A Review of Literature on How to Manage International Joint Venture Successfully

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A Review of Literature on how to manage International Joint Venture successfully. By Samaila Umar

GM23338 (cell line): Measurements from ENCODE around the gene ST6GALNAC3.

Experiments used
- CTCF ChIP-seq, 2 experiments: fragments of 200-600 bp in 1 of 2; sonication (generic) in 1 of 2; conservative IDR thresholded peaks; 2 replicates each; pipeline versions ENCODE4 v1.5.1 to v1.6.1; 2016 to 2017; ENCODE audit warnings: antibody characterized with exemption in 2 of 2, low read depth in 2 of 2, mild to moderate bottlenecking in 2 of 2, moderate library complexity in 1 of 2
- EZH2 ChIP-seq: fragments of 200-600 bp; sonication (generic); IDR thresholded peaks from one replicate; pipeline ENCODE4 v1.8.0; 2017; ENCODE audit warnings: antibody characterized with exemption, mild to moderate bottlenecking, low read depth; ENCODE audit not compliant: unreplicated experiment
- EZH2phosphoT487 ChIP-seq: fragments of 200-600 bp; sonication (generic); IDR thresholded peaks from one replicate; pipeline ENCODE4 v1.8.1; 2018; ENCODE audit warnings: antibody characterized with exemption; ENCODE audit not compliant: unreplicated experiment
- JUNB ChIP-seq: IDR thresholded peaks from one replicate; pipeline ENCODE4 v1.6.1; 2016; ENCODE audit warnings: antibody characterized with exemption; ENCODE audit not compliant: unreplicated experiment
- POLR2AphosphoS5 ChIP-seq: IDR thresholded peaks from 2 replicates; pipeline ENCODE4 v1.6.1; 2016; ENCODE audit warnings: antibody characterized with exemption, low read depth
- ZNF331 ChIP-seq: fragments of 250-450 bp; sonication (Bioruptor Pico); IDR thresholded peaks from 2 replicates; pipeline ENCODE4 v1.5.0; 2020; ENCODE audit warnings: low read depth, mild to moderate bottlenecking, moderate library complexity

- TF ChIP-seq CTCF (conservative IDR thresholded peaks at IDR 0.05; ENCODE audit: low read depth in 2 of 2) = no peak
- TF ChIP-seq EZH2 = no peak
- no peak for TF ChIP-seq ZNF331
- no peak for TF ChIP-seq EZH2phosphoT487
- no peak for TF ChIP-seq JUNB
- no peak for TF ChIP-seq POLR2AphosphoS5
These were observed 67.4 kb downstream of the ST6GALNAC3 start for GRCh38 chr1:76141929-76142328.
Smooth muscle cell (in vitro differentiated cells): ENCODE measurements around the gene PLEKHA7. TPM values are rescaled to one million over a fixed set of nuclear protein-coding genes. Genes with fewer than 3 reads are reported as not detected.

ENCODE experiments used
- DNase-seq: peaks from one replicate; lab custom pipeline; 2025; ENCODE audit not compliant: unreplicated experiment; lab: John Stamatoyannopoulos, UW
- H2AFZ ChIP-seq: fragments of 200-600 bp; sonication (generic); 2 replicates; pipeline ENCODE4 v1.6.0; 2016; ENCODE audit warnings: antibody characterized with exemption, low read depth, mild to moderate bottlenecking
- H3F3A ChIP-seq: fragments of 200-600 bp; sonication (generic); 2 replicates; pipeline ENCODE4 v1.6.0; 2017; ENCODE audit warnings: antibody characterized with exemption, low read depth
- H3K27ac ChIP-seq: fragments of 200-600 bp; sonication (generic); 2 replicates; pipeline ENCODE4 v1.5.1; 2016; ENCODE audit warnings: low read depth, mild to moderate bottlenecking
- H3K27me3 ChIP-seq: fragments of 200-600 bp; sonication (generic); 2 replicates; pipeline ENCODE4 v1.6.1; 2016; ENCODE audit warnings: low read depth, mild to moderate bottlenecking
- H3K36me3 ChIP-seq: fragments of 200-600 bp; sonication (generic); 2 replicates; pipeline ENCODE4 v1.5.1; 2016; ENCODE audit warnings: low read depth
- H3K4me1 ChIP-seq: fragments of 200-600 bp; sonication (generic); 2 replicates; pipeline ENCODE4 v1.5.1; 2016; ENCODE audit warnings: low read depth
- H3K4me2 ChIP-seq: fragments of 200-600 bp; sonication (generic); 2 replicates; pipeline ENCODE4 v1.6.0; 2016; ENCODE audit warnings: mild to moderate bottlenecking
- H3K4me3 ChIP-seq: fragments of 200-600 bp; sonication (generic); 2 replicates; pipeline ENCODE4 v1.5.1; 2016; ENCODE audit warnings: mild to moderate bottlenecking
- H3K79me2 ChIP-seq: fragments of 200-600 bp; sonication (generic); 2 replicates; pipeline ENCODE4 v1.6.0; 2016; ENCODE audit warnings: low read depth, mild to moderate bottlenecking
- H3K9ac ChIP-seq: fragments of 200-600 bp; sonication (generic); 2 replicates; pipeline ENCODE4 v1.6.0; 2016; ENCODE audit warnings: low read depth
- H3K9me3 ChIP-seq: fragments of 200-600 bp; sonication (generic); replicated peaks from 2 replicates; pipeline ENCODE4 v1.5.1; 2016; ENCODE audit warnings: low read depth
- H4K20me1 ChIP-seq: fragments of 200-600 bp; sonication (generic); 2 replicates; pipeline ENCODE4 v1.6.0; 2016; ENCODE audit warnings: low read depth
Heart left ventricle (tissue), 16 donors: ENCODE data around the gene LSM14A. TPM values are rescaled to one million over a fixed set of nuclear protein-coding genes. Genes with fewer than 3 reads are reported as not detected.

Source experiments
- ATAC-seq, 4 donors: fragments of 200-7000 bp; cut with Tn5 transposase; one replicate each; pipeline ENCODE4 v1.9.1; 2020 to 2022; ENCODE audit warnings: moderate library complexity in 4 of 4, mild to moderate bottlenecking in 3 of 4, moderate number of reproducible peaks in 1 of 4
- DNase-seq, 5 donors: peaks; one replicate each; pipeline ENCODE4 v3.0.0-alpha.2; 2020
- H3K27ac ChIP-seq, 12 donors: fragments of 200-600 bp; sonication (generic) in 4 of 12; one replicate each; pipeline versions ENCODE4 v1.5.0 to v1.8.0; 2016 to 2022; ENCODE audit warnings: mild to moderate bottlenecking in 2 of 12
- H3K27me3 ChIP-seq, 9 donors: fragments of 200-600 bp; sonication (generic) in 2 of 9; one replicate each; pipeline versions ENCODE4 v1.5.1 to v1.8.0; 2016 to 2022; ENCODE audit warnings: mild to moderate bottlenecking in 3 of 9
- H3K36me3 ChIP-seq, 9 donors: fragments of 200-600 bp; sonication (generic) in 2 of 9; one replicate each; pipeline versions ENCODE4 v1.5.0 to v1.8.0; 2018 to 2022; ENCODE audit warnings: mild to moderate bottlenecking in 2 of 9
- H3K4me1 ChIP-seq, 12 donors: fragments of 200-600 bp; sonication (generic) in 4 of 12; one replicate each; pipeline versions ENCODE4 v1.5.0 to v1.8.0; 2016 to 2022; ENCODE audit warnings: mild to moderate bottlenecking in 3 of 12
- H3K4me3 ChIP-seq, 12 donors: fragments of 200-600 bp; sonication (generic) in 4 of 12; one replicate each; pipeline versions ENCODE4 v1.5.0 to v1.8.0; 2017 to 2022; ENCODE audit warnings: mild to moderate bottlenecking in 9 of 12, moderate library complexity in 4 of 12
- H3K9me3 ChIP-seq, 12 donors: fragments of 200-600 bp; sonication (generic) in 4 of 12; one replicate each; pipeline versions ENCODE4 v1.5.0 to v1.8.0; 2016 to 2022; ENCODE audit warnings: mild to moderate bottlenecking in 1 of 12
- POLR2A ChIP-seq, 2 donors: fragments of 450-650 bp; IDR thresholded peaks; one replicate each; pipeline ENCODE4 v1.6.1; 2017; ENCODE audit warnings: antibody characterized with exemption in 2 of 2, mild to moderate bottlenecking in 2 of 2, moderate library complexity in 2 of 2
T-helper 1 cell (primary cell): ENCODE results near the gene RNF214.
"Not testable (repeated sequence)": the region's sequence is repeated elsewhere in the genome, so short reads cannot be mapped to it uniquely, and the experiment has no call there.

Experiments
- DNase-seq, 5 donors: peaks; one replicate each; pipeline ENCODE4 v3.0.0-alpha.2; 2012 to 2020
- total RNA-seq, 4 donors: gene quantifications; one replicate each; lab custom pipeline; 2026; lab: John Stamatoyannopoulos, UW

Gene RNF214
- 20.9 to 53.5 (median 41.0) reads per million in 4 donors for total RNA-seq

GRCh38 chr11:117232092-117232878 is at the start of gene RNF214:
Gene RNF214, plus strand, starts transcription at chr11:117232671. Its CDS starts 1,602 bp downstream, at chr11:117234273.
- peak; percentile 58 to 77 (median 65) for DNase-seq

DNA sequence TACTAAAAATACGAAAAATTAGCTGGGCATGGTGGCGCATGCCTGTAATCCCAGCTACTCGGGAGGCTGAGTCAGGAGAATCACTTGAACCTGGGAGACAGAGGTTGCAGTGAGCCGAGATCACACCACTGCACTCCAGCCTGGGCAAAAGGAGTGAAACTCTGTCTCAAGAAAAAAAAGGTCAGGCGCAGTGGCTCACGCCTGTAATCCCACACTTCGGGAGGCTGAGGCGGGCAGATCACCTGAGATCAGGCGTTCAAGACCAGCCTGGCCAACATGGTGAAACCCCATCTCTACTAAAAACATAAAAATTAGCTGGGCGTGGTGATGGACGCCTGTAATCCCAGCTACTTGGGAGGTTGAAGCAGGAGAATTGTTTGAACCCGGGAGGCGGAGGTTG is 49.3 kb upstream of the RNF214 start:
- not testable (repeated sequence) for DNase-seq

There is serious increase in the number of organisations seeking to operate in today’s highly competitive global markets with sustainable competitive advantage. (Taylor, 2004; Ernst & Halevy, 2004). In order to achieve this international expansion, companies use different market entry strategies. Earlier study on IJVs reveals that international joint ventures are the most common means of internationalization (Ernst & Halevy, 2004). This paper shall present a review solution on how to achieve successful IJV alliance In general, international joint venture (IJV) is an equity sharing arrangement between a local firm and a foreign cooperation (government or private) coming together by putting all necessary resources together, sharing risk and operational controls to operate as one independent business entity to accelerate profit and growth or in order to achieve some strategic goals. (Craig C. Julian. 2000). In most IJVs, two companies merge together for the matter of ease and convenience, the two companies involve become the parent of the organization that surface from the merger (Geringer & Hebert, 1989). But there are situations where more than two companies form IJV, this is true in cases where already merged companies try to merge with other bigger companies to establish a single organisation “T0o compete in an international business environment, firms are forming joint ventures as a mechanism for the enhancement of global competitiveness.” (Cyr, 1995)” IJV can aid an organisation in achieving their business objectives in hostile and uncertain markets (Miller et al., 2007). Clayton-Smith (2012). Suggest that IJV “offer a great opportunity for multinational businesses to facilitate growth, to gain skill, capabilities, market access, etc.” (For example businesses can cut cost and boost growth by using the same human resources, deliver services with the same computing facilities and even share office infrastructures). IJV comes with many benefits, Kumar &Pavan (2012) describe benefits of IJV to an extent, that is, when companies partner together, they provide themselves strength, capacity and expertise to conquer new geographical markets, expand their product portfolio and also for diversification. There are few success stories associated with IJV, (Xerox &Fuji) decade of stormy partnership has survived well, with both companies praising their success on IJV alliance IJV alliances over the past decade have shown a promising future (Kumar&Pavan, 2012). Earlier research on IJV growth and risks by KPMG supports Kumar &Pavan (2012) claims. In (2005), A KPMG finding showed that 64% of US companies will opt for IJV alliances, and Also 52% decided to create a new alliance within two years. Various studies on IJV partnership showed a very optimistic future. Vast majority of executive’s reports show that their IJV alliance has generated about 40% in their annual revenue, Most times, IJVs are created so as to gain access into hostile and uncertain markets (Abroad), which might not be possible otherwise. Definitely two heads working together are better than one, in the same philosophy; two companies would work better than one. Obviously, there will be more resources available when you have two or more companies merged together This optimism of IJVs comes with huge risk, IJVs suffer from several draw backs, these draw backs are the primary reason behind the failure of a large number of IJV partnerships. Research by Kalmbach & Roussel (1999) reveals that 80% of IJVs have failed and only 20% were successful. Another similar study by Neal R. Goodman (2011) estimated 50 to 70 percent failure in International Joint Venture. Matthews (2001). produced a great piece of literature on the reasons behind the failure of IJVs, Matthews (2001) stated the following as defining characteristics of IJVs, “IJVs need...
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